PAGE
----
"Fate has spun the Wheel of Fortune for me," said the man.  "I don't need gold."

Finally, the man met the wolf.  He told the wolf Fate's remedy for his headache, and the wolf said, "I'm not sure how I'll know who is the stupidest man alive.  I'll have to give it some thought.  In the meantime, how was your trip?  What did Fate tell you?"

"Fate didn't tell me anything," the man said.  "Fate just spun the Wheel of Fortune, and that's all I needed.  But I did get some help for a watchman and a fish."  And he told the wolf about the other two.

When he finished, the wolf said, "Oh, I see."

And he ate the man's head and cured his headache.

Saturday, February 11, 2012


A beautiful essay by Arthur Kleinman in The Lancet.

Foghorns & Lighthouses

I awoke to the sound of foghorns on the Bay.  I love waking up in a place where you can know the weather just by listening.

In heaven, there will be foghorns.  Not right next to me, obviously, but in the distance.

If you're at all interested in the history of Rhode Island lighthouses--and really, you should be--there are a few good links out there, in particular, at Lighthouses of the U.S. and the U.S. Coast Guard's website.

Meanwhile, in keeping with the metaphoric sense of foghorns and lighthouses, I've been reading Arthur Kleinman's book, What Really Matters: Living A Moral Life Amidst Uncertainty and Danger (New York: Oxford UP, 2006, Kindle Edition).

Kleinman argues that we typically overlook or deny the extent to which "ordinary experience" involves "troubling circumstances and confounding conditions that threaten to undo our thin mastery over those deeper things that matter most" (3).

In particular, he suggests that a "classic American cultural coping response" involves assuming a "[m]agical belief in technological supremacy over life itself" and "facing only problems that reach the crisis level one at a time" (6).

In essence, we assume that when it all hits the fan, it will do so in small, measurable increments.  And only come from a single direction.

As anyone who has been alive for more than five minutes knows, however, it just ain't so.

Kleinman notes that "financial advisors, insurance salespeople, surgeons, psychological counselors, security experts and many other professionals have a vested interest in selling the comforting but fundamentally misleading notion of certainty about control over human affairs" (6).  This is the "society-wide myth" of "risk management" (6).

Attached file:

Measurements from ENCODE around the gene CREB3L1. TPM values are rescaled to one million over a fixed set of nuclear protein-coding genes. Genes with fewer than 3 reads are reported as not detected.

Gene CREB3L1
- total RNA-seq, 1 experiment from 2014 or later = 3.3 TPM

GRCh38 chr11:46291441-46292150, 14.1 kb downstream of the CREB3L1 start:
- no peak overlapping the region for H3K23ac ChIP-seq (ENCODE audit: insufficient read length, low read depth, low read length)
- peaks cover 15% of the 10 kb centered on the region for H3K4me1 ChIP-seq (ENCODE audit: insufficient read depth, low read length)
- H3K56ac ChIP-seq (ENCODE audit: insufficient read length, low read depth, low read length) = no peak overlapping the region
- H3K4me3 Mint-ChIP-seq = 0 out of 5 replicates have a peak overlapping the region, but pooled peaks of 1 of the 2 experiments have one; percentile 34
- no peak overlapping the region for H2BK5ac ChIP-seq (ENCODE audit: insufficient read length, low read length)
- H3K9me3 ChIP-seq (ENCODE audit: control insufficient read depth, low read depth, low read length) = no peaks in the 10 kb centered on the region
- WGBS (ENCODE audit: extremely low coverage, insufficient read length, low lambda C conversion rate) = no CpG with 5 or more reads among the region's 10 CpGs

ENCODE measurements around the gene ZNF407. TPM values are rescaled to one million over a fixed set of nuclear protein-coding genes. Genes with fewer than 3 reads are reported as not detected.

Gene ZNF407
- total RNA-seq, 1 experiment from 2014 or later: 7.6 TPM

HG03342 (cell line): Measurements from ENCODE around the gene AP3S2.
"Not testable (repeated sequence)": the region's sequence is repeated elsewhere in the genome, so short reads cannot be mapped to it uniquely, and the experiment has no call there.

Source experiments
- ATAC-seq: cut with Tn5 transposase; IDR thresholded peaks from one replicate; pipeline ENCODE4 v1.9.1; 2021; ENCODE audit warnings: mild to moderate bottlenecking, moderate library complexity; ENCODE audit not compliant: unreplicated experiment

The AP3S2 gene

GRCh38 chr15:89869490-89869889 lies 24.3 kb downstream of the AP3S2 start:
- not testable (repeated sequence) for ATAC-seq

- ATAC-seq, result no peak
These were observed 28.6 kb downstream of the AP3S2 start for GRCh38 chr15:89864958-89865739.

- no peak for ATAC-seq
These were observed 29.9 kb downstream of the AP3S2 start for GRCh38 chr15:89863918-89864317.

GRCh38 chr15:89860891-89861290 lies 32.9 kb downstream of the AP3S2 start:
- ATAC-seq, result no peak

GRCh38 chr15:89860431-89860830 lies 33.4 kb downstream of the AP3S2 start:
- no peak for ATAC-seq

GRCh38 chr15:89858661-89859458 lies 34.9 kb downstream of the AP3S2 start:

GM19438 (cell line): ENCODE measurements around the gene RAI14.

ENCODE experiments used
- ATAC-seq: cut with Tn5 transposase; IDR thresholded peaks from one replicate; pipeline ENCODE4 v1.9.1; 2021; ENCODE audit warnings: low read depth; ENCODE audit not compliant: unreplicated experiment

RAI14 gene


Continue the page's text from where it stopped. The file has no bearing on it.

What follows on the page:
At the same time, however, as I suggested in a previous post (Being Patient), there is a parallel trend of "selling" dangers that don't actually exist in order to convince consumers that they can buy certainty, somehow.

As Kleinman suggests, "Our pervasive consumer culture is founded on another myth of control--the belief that we can solve our problems through the products that we purchase" (7).

It would be nice, obviously, but again, it just ain't so.

So what's an existentialist to do?  Obviously, if we all thought about the radical danger and instability in our lives--the fact that I could reach for my cup of coffee right now, fall over, bang my head on the corner of the desk and never blog again, for instance--we wouldn't get out of bed.

It isn't possible to face that kind of radical uncertainty at every moment of every day, I don't think, without going nuts.  At the same time, however, we do ourselves a disservice if we count on a predictability that simply isn't there.

Life really isn't fair sometimes.  Stupid things happen, and sometimes they're followed by approximately 512 more stupid things, none of which you actually "deserved" in any sense of the word.

As Kleinman points out, in the Bible, Job refers to his state of mind in the wake of his troubles as "vexed" (in Hebrew, "ka'as").

Satan stole all of his property (500 oxen, 500 donkeys, 7000 sheep, 3000 camels), killed his children (7 sons, 3 daughters) and, when that wasn't enough, afflicted him with boils.

As he sits among the ashes, scraping his ulcerous skin with bits of broken pottery,  Job acknowledges he feels "vexed."  His wife tells him he should just "curse God and die."  (Hey, thanks, honey.) 

Admitting he's seen better days, Job nevertheless reproaches her for her lack of faith.

The story of Job possess such resonance because we all know of people who have been wronged who have  in fact done nothing wrong.  Their stories frighten us, because they could so easily be ours.

We prefer, however, to pretend that they couldn't be.  As Kleinman suggests, "The fear seems to be pervasive that if we admit what our condition is really like, we will fall apart, both as individuals and as a society" (10).

The alternatives however, are not necessarily an either-or of despair or denial.  Kleinman argues that "seeing the world as dangerous and uncertain may lead to a kind of quiet liberation, preparing us for new ways of being ourselves, living in the world, and making a difference in the lives of others" (10).

I've seen this development in my own life over the past several years.  It is extremely difficult to frighten or intimidate me at this point, simply because I've been through a lot and I realize that there's no guarantee that more might not happen any minute now.

Anger and bitterness have always been options; so too has panic.  I think you have to experience all of these moments as well: you have to be royally pissed at everything and everyone, you have to acknowledge that you didn't frickin' deserve this, and neither did the people you care about.

And you have to have a major freak-out or two, if the situation warrants it.

But then, yes, you slowly gain a new sense of perspective: some days, a sense of the senseless of it all can be overwhelming.  But for me, the result of those moments is realizing that, if meaning isn't inherent, it can always be made.

We can construct lives of quiet significance, by refusing to allow the anger and chaos and bitterness of other events and people determine who we are and how we will be.